Artefact Kinds

Ontology and the Human-Made World

  • Maarten Franssen
  • Peter Kroes
  • Thomas A.C. Reydon
  • Pieter E. Vermaas

Part of the Synthese Library book series (SYLI, volume 365)

Table of contents

  1. Front Matter
    Pages i-vi
  2. Maarten Franssen, Peter Kroes, Thomas A. C. Reydon, Pieter E. Vermaas
    Pages 1-14
  3. Artefact Kinds and Metaphysics

    1. Front Matter
      Pages 15-15
    2. Crawford L. Elder
      Pages 27-43
    3. Amie L. Thomasson
      Pages 45-62
    4. Maarten Franssen, Peter Kroes
      Pages 63-83
    5. Massimiliano Carrara, Silvia Gaio, Marzia Soavi
      Pages 85-101
  4. Artefact Kinds and New Perspectives

    1. Front Matter
      Pages 103-103
    2. Jesús Vega-Encabo, Diego Lawler
      Pages 105-124
    3. Beth Preston
      Pages 145-163
  5. Artefact Kinds and Engineering Practice

About this book


This book is concerned with two intimately related topics of metaphysics: the identity of entities and the foundations of classification. What it adds to previous discussions of these topics is that it addresses them with respect to human-made entities, that is, artefacts. As the chapters in the book show, questions of identity and classification require other treatments and lead to other answers for artefacts than for natural entities. These answers are of interest to philosophers not only for their clarification of artefacts as a category of things but also for the new light they may shed on these issue with respect to to natural entities.    

This volume is structured in three parts.  The contributions in Part I address basic ontological and metaphysical questions in relation to artefact kinds: How should we conceive of artefact kinds? Are they real kinds? How are identity conditions for artefacts and artefact kinds related? The contributions in Part II address meta-ontological questions: What, exactly, should an ontological account of artefact kinds provide us with? What scope can it aim for? Which ways of approaching the ontology of artefact kinds are there, how promising are they, and how should we assess this? In Part III, the essays offer engineering practice rather than theoretical philosophy as a point of reference. The issues addressed here include: How do engineers classify technical artefacts and on what grounds? What makes specific classes of technical artefacts candidates for ontologically real kinds, and by which criteria?​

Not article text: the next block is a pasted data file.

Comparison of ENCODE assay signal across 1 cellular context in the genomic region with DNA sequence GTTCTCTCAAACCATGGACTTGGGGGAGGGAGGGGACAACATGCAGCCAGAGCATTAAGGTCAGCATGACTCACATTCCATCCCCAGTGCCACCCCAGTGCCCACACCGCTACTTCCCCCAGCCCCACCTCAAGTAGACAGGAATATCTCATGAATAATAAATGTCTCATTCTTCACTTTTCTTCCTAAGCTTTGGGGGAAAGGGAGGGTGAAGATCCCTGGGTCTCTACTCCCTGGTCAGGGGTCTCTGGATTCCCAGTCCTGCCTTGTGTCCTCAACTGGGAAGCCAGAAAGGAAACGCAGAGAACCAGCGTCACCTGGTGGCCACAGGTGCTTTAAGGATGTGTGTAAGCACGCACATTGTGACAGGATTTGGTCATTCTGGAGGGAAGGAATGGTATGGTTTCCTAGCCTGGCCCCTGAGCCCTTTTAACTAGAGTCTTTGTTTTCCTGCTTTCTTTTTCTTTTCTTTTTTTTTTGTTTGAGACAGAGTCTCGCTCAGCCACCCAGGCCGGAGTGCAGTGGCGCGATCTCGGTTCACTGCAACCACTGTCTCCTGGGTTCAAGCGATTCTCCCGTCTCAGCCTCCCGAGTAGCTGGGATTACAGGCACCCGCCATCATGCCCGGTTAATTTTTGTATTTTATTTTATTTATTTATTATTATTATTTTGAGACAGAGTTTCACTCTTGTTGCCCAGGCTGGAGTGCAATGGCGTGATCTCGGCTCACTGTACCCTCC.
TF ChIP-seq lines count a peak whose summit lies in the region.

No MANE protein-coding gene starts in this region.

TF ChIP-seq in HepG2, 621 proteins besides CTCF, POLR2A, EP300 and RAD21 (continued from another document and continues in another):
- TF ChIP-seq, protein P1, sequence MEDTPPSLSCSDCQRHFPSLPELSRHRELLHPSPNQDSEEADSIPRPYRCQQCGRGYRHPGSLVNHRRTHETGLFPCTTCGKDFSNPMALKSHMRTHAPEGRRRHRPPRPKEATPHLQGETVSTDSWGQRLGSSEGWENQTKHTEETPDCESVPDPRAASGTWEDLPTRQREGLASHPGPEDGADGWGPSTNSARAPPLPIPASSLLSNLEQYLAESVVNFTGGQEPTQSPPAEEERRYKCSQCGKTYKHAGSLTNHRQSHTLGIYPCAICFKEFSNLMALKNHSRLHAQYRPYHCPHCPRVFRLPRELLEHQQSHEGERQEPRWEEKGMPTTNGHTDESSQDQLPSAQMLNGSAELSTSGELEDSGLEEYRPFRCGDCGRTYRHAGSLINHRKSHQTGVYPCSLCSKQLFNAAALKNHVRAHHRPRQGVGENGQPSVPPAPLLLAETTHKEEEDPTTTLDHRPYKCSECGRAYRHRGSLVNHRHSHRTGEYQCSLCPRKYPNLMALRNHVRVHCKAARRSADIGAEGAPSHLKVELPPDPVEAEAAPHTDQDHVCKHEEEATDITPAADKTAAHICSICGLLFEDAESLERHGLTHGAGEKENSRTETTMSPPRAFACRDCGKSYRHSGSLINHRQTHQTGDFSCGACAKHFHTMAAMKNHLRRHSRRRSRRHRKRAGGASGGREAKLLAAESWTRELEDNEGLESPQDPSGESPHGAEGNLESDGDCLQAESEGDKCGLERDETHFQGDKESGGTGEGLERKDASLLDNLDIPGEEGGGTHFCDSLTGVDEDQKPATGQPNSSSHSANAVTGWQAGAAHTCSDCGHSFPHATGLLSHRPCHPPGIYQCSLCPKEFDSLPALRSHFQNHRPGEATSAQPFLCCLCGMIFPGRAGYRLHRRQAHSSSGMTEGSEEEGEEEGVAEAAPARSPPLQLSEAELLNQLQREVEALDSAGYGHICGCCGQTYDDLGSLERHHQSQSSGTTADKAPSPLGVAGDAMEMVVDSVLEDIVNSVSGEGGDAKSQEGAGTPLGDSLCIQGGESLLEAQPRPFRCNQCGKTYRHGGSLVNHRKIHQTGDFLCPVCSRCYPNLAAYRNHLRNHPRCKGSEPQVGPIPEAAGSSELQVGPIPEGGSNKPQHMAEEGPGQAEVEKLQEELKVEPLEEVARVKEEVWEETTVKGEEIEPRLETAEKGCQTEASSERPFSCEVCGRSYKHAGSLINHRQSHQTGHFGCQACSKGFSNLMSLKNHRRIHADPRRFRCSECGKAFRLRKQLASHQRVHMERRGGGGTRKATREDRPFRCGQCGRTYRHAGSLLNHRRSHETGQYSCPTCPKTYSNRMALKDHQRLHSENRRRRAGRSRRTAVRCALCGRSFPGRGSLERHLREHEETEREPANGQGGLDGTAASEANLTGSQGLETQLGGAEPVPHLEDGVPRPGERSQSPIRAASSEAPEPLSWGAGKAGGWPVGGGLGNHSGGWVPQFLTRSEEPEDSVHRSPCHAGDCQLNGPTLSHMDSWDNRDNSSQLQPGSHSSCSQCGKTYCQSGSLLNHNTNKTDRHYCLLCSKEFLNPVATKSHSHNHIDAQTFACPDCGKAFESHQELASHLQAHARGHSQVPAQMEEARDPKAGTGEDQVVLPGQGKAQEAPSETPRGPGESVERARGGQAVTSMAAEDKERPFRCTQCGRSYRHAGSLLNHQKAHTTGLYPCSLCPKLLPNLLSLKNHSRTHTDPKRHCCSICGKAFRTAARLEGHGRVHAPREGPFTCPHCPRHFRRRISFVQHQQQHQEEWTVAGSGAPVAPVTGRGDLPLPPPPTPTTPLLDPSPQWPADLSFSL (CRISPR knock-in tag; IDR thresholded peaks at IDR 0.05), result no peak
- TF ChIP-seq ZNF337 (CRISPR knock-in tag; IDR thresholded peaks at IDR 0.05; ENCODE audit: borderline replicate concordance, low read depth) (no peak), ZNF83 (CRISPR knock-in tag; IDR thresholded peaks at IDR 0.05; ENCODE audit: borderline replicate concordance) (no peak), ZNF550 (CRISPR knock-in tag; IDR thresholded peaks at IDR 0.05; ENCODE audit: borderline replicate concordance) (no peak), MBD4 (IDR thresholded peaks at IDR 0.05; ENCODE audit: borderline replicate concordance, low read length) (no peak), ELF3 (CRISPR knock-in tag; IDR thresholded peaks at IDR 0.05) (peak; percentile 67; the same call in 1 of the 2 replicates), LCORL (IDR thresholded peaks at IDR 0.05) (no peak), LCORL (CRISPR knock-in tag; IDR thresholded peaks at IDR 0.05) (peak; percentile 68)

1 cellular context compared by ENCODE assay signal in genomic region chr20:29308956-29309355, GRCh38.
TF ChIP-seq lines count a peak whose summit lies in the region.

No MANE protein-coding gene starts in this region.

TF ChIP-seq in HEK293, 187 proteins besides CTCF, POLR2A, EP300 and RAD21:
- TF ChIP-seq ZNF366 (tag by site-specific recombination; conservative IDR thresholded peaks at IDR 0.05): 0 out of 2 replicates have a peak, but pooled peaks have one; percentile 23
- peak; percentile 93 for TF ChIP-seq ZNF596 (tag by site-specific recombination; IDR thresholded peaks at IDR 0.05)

Artifacts and Mind-Independence Folk ontology of engineers Formal ontology and artefacts Ontology engineering and artefacts Technical artefacts character of artefacts

Editors and affiliations

  • Maarten Franssen
    • 1
  • Peter Kroes
    • 2
  • Thomas A.C. Reydon
    • 3
  • Pieter E. Vermaas
    • 4
  1. 1.Section of PhilosophyDelft University of TechnologyDelftThe Netherlands
  2. 2.Section of PhilosophyDelft University of TechnologyDelftThe Netherlands
  3. 3.Institut für PhilosophieLeibniz Universität HannoverHannoverGermany
  4. 4.Section of PhilosophyDelft University of TechnologyDelftThe Netherlands

Bibliographic information